UAW Solidarity House | 8000 East Jefferson Avenue
Detroit, Michigan 48214 | p. (313) 926-5000
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|. . . if your workplace is non-union||. . . if you join a union and have a contract|
|You are an "employee at will." Your employer can discipline or fire you at any time for any reason; you have no recourse.||Discipline, up to and including discharge, is subject to a grievance procedure and binding arbitration, depending on the terms of your contract.|
|"Open door" policy means the employer will listen to you... and then do whatever he or she wants.||Contract negotiations require both sides — labor and management — to listen, and reach reasonable compromises acceptable to both sides.|
|Employer determines wages, benefits and other terms and conditions of work. If you're not satisfied, your only option is to get another job.||Wages, benefits and working conditions are negotiated. If you are not satisfied, you can work for changes during contract negotiations.|
|Wages, benefits and other terms and conditions can be changed by the employer at any time.||Neither labor nor management can make unilateral changes to a signed contract. If modifications are necessary during the life of a contract, both sides must agree.|
|Hiring and promotion is up to the discretion of the employer.||Hiring and promotion is covered by contract. Seniority and other factors can be written into the agreement.|
Unless workers have a union contract, they are at the mercy of company policies. Most employment handbooks clearly state that policies are "guidelines only and ... not a contract of employment" or that the terms of the handbook are subject to change without notice.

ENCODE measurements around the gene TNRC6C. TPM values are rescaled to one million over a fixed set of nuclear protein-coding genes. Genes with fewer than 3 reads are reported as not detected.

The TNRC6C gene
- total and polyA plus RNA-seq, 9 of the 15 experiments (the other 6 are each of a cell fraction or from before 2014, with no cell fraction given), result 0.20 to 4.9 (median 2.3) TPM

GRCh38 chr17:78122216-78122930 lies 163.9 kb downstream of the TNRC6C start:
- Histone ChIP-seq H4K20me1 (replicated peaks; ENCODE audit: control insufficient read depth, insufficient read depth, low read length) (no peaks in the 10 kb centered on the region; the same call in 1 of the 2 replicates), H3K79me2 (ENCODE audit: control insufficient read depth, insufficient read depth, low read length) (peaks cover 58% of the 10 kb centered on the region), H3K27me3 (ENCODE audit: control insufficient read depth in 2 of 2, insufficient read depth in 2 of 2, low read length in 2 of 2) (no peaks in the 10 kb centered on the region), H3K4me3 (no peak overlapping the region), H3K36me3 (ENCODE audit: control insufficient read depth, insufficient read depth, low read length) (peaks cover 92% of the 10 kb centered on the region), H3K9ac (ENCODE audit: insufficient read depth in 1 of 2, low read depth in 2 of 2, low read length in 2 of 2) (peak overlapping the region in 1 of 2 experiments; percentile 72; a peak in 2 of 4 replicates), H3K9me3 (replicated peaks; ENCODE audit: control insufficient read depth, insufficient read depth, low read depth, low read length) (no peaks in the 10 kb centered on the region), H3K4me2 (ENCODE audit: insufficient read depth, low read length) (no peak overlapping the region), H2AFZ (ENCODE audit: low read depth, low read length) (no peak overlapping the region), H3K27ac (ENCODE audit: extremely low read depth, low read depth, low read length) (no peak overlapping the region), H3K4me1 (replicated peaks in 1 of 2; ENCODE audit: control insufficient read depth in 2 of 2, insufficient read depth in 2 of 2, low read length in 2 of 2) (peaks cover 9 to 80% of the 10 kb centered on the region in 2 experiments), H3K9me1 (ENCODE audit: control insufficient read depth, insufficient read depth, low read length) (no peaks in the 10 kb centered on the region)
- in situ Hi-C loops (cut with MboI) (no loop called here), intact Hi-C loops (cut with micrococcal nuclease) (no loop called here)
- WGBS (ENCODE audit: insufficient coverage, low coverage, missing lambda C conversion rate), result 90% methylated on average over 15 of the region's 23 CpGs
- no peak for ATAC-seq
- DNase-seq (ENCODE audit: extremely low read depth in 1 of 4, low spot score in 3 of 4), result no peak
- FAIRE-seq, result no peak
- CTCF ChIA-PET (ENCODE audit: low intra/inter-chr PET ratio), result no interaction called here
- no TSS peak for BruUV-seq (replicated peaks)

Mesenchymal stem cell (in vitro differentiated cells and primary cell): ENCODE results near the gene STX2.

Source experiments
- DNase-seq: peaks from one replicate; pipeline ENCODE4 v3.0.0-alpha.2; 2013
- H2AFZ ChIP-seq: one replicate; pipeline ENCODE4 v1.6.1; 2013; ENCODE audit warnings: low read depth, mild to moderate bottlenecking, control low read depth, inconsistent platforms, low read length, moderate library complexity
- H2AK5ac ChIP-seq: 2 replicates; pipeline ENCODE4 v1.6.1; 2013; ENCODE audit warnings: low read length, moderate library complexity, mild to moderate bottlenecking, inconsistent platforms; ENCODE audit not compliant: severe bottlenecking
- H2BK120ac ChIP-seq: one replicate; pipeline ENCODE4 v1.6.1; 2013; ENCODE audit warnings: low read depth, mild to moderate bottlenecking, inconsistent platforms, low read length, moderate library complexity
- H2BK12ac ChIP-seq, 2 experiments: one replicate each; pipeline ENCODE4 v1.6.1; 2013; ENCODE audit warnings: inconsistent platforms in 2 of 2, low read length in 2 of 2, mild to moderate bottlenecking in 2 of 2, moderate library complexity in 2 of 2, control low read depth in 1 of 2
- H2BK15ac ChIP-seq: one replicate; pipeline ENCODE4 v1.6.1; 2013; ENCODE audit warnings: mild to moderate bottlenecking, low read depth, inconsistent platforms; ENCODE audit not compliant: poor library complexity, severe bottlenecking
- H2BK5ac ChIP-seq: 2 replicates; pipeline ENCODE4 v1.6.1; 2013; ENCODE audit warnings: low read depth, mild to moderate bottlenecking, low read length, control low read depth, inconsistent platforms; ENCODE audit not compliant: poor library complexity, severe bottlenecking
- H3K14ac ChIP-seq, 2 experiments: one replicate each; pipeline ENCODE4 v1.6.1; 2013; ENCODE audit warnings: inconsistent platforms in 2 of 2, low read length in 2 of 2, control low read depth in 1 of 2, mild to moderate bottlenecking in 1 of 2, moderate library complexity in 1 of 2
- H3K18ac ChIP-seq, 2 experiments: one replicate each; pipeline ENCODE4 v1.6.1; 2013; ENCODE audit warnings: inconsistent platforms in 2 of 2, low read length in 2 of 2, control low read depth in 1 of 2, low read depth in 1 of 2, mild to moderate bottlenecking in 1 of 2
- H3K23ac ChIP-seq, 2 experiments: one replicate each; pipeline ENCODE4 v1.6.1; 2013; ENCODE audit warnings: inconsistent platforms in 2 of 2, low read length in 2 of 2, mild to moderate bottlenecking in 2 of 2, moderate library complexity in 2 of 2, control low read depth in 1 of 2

Even under a company's "open-door" policy, there is nothing to really make anyone believe that the policy is meaningful. To the contrary, there is often a powerful conflict of interest in these "open door" policies because workers are complaining about management's decisions to a board or body that has been handpicked by management.
It's not surprising then that workers without a union are often subject to arbitrariness and unfairness on the job.
Workers without a contract are considered "employees at will." That means they can be fired at any time and without reason, the only exceptions are termination for discrimination, whistle-blowing or union organizing.
In fact, when looking at laws affecting workers, it's good to think of this: laws like the minimum wage, worker's comp, overtime, OSHA and ERISA (governing pensions and profit sharing) provide the bare minimum that applies to everyone. For non-union workers, however, the bare minimum becomes a ceiling - no one promises rights any higher. For union workers, on the other hand, the bare minimum is just the floor - they always bargain for rights and benefits above the bare minimum set by the law.
No surprise then that union wages are better, union shops are safer and union jobs are more secure!
If you are interested in organizing your workplace with the UAW, contact our Organizing Department or call 1-800 2GET-UAW (1-800-243-8829). You'll be connected to (or get a call back from) a UAW organizer who can answer questions and tell you what it takes to organize a union at your workplace.